From Dealers

Provided that federal law and the laws of both the dealer's and purchaser's states and localities are complied with:

An individual 21 years of age or older may acquire a handgun from a dealer federally licensed to sell firearms in the individual's state of residence
* An individual 18 years of age or older may purchase a rifle or shotgun from a federally licensed dealer in any state
It shall be unlawful for any licensed importer, licensed manufacturer, or licensed dealer to sell, deliver, or transfer a firearm unless the federal firearms licensee receives notice of approval from a prescribed source approving the transfer.

Sale of a firearm by a federally licensed dealer must be documented by a federal form 4473, which identifies and includes other information about the purchaser, and records the make, model, and serial number of the firearm. Sales to an individual of multiple handguns within a five-day period require dealer notification to the Federal Bureau of Alcohol, Tobacco and Firearms. Violations of dealer record keeping requirements are punishable by a penalty of up to $1000 and one year's imprisonment.

In reference
--- US / Canada Income Tax Help - CEN-TAPEDE
<[email protected]> wrote:

> ------------------------------------------> Sent:
Sunday, February 04, 2007 5:08 AM
> To: [email protected]
> Subject: US USA / CANADA Income Tax Help - Escaping
> Canadian Tax
> Hello,
> I saw an answer you posted in December and gather
> you are a
> CAN-US taxation expert. I will have need of such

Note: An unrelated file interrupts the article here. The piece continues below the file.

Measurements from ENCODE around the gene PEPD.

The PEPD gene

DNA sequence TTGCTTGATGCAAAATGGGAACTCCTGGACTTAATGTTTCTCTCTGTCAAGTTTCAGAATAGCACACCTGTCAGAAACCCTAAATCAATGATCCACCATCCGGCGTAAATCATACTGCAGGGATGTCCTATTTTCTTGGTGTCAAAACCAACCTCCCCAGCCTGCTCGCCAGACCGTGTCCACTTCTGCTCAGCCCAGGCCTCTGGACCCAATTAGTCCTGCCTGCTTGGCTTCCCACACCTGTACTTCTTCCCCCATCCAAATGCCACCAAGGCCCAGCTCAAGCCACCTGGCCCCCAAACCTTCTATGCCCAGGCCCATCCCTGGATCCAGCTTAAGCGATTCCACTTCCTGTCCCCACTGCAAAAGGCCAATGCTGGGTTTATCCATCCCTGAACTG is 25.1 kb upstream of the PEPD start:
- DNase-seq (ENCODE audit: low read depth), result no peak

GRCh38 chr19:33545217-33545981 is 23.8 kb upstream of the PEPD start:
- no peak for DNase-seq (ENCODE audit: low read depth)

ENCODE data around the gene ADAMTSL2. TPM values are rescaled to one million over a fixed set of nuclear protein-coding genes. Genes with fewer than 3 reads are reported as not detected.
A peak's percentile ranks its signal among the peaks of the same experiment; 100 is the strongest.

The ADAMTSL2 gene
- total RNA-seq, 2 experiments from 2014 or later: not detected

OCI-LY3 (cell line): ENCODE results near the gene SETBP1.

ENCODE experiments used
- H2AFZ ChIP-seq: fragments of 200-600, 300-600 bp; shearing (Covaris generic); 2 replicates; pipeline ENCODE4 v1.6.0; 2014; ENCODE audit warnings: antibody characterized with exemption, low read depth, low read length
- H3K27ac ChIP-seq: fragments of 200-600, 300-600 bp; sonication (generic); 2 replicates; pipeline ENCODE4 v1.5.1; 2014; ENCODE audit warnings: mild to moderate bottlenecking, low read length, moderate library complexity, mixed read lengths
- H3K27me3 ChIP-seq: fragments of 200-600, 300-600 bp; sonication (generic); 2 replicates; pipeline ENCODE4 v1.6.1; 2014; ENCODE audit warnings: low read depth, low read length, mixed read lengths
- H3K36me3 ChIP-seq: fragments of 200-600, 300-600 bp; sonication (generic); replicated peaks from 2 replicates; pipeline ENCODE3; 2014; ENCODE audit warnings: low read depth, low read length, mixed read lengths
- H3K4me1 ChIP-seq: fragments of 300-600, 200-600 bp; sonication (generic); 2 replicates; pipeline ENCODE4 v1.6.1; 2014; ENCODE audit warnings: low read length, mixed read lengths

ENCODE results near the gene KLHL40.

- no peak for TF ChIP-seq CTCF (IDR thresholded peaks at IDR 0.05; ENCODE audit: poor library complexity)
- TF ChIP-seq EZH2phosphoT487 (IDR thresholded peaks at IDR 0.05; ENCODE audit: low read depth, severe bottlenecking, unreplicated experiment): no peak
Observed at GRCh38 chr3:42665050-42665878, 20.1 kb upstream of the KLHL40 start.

> expertise when
> I file my 2007 tax return.
> I was hoping you could point me in the right
> direction insofar as
> my situation is concerned. I am presently a
> Canadian, in terms
> of citizenship and residency. I have been offered a
> position in
> Detroit with an income of ~$100K USD. I'm also
> planning on
> purchasing a house.
> I am considering living in Windsor but working in
> Detroit, to
> benefit from the additional purchasing power of
> making US$ and
> spending CDN$. However, it occurs to me that with
> taxation, I
> may actually be losing big if I do this.
> Can you suggest some factors that I should consider
> and resources
> I should consult?
> Sincerely,
> david ingram replies:
> The only way for you to decide is to analyse the
> cost of the
> housing, the commute time, the cost of the commute
> and the after
> tax dollar you will receive.
> In general if you are married and your spouse does
> not work, your
> tax will be lower in Detroit than Canada because of
> the joint tax
> return.
> On the other hand, if you are single and are paying
> cash for your
> house, the difference in your personal income tax
> will not be big
> enough to worry about where you are living because
> of tax. You
> will pick amenities and quality of life. If you are
> a target
> shooter with guns, for instance, you will be more
> comfortable in
> Detroit.
> The only way to tell is to prepare pro-forma returns
> showing the
> "what if" of both scenarios.
> In the meantime, goto and read the Nov
> 2001
> Newsletter in the top left hand box to get ideas
> about how to
> make your mortgage interest deductible in Canada.
> Canadian Tax is not necessarily higher than the US
> anymore. When
> you add ALL the taxes including CPP, EI, Medicare
> and US FICA
> (Social Security) plus State, Federal, and
> Provincial taxes, a
> single person paying rent almost always pays more
> tax in the US
> now.
> -